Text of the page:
When a conservative apostate like David Frum writes a very long and throughly horrifying article like this one, it’s probably a good idea to make the time to read it. Here’s a few excerpts. Go read.
It’s 2021, and if you’re looking for a pock-marked countryside devastated by civil war, you’re in the wrong dystopia. Frum’s vision is more subtle, more insidious, and more depressing – and more believable.
It’s 2021, and president donald trump will shortly be sworn in for his second term. The 45th president has visibly aged over the past four years. He rests heavily on his daughter Ivanka’s arm during his infrequent public appearances.
Fortunately for him, he did not need to campaign hard for reelection. His has been a popular presidency: Big tax cuts, big spending, and big deficits have worked their familiar expansive magic. Wages have grown strongly in the Trump years, especially for men without a college degree, even if rising inflation is beginning to bite into the gains. The president’s supporters credit his restrictive immigration policies and his TrumpWorks infrastructure program.
The president’s critics, meanwhile, have found little hearing for their protests and complaints. A Senate investigation of Russian hacking during the 2016 presidential campaign sputtered into inconclusive partisan wrangling. Concerns about Trump’s purported conflicts of interest excited debate in Washington but never drew much attention from the wider American public.
Allegations of fraud and self-dealing in the TrumpWorks program, and elsewhere, have likewise been shrugged off. The president regularly tweets out news of factory openings and big hiring announcements: “I’m bringing back your jobs,” he has said over and over. Voters seem to have believed him—and are grateful.
Most Americans intuit that their president and his relatives have become vastly wealthier over the past four years. But rumors of graft are easy to dismiss. Because Trump has never released his tax returns, no one really knows.
Anyway, doesn’t everybody do it? On the eve of the 2018 congressional elections, WikiLeaks released years of investment statements by prominent congressional Democrats indicating that they had long earned above-market returns. As the air filled with allegations of insider trading and crony capitalism, the public subsided into weary cynicism. The Republicans held both houses of Congress that November, and Trump loyalists shouldered aside the pre-Trump leadership.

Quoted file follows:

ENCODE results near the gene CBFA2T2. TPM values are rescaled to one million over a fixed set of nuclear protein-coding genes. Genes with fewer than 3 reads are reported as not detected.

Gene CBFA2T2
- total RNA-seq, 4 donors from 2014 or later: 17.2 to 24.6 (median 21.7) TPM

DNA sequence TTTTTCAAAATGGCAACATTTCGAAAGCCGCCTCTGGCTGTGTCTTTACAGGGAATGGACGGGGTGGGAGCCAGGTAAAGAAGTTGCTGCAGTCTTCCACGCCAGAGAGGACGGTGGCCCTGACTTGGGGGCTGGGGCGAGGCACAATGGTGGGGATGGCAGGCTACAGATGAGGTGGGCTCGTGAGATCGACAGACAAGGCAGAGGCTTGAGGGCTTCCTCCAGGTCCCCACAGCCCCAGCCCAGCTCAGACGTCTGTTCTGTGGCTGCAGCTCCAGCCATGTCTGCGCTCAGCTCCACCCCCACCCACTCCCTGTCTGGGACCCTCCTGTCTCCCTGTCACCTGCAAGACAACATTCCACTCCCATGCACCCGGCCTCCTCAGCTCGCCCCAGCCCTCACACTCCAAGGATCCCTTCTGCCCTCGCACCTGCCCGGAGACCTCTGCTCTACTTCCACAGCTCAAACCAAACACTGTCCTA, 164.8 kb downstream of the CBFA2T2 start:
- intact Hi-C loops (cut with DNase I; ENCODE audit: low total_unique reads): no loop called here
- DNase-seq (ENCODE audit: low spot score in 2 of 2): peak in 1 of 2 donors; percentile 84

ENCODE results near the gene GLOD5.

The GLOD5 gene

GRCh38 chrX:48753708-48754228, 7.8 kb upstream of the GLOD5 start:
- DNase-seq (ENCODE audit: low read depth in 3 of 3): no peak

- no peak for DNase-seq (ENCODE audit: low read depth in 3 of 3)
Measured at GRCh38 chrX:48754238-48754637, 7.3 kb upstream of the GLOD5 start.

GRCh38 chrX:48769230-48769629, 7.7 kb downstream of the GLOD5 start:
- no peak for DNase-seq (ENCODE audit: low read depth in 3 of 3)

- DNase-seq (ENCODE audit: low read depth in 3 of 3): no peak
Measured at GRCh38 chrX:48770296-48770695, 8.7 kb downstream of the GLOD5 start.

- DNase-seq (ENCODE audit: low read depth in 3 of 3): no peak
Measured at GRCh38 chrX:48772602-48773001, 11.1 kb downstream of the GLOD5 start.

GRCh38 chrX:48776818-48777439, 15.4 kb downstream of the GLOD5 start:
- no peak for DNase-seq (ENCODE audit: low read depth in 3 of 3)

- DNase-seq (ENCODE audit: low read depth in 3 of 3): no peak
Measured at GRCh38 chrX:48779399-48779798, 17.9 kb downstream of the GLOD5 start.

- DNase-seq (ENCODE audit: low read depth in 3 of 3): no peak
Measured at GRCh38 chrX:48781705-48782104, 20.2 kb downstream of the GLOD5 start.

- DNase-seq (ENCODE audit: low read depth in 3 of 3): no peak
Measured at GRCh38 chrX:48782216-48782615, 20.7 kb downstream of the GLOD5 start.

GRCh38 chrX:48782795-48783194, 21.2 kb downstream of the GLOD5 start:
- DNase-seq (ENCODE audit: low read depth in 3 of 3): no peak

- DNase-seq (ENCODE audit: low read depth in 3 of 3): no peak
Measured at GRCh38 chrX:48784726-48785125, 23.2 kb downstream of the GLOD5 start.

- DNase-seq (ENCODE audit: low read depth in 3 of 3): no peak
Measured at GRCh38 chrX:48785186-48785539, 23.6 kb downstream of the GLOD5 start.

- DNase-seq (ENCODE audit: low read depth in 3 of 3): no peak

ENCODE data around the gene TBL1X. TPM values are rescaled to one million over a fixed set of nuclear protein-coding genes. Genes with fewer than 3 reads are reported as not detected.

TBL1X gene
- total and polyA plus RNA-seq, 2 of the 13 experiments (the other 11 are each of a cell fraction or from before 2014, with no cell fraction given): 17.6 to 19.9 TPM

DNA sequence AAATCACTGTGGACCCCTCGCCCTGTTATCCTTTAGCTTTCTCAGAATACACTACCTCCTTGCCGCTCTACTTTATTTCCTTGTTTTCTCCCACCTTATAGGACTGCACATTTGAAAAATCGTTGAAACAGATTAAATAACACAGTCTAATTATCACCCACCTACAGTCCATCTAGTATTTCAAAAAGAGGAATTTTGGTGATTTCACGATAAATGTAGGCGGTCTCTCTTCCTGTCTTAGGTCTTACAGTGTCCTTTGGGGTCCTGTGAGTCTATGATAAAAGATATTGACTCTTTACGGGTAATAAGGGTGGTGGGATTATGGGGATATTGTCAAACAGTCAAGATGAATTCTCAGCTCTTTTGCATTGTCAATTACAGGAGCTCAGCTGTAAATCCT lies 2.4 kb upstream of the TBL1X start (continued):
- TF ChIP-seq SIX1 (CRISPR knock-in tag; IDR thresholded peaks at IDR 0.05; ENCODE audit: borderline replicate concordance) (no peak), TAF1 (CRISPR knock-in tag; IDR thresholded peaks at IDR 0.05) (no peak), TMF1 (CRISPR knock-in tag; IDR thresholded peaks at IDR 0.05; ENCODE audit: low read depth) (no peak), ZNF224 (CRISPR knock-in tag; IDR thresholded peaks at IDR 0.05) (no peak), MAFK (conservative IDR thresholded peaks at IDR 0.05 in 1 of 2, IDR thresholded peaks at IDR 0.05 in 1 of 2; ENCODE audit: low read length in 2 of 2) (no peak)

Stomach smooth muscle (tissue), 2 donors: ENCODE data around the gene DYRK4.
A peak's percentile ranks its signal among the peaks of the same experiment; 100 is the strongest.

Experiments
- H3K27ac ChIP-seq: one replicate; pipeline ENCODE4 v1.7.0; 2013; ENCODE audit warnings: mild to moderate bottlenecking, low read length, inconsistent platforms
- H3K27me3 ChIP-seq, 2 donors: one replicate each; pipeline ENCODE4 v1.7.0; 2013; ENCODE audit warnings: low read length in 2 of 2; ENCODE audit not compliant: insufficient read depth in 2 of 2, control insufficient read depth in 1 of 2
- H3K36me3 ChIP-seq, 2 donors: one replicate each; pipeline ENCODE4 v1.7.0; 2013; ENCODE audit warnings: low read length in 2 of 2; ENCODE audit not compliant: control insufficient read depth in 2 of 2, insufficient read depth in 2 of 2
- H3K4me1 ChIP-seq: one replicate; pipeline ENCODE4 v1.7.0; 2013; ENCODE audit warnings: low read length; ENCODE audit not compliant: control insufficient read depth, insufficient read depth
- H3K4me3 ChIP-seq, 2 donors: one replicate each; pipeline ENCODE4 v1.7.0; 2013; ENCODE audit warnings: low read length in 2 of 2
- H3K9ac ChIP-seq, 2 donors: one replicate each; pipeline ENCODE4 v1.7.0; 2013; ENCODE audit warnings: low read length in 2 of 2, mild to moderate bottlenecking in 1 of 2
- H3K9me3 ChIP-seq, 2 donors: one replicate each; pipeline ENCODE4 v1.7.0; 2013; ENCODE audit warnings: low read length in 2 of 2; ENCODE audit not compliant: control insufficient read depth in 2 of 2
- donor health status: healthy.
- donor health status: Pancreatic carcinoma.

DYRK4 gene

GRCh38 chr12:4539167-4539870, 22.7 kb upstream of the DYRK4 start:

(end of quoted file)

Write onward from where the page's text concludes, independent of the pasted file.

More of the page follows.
The business community learned its lesson early. “You work for me, you don’t criticize me,” the president was reported to have told one major federal contractor, after knocking billions off his company’s stock-market valuation with an angry tweet. Wise business leaders take care to credit Trump’s personal leadership for any good news, and to avoid saying anything that might displease the president or his family.
The media have grown noticeably more friendly to Trump as well. The proposed merger of AT&T and Time Warner was delayed for more than a year, during which Time Warner’s CNN unit worked ever harder to meet Trump’s definition of fairness. Under the agreement that settled the Department of Justice’s antitrust complaint against Amazon, the company’s founder, Jeff Bezos, has divested himself of The Washington Post. The paper’s new owner—an investor group based in Slovakia—has closed the printed edition and refocused the paper on municipal politics and lifestyle coverage.
Meanwhile, social media circulate ever-wilder rumors. Some people believe them; others don’t. It’s hard work to ascertain what is true.
Nobody’s repealed the First Amendment, of course, and Americans remain as free to speak their minds as ever—provided they can stomach seeing their timelines fill up with obscene abuse and angry threats from the pro-Trump troll armies that police Facebook and Twitter. Rather than deal with digital thugs, young people increasingly drift to less political media like Snapchat and Instagram.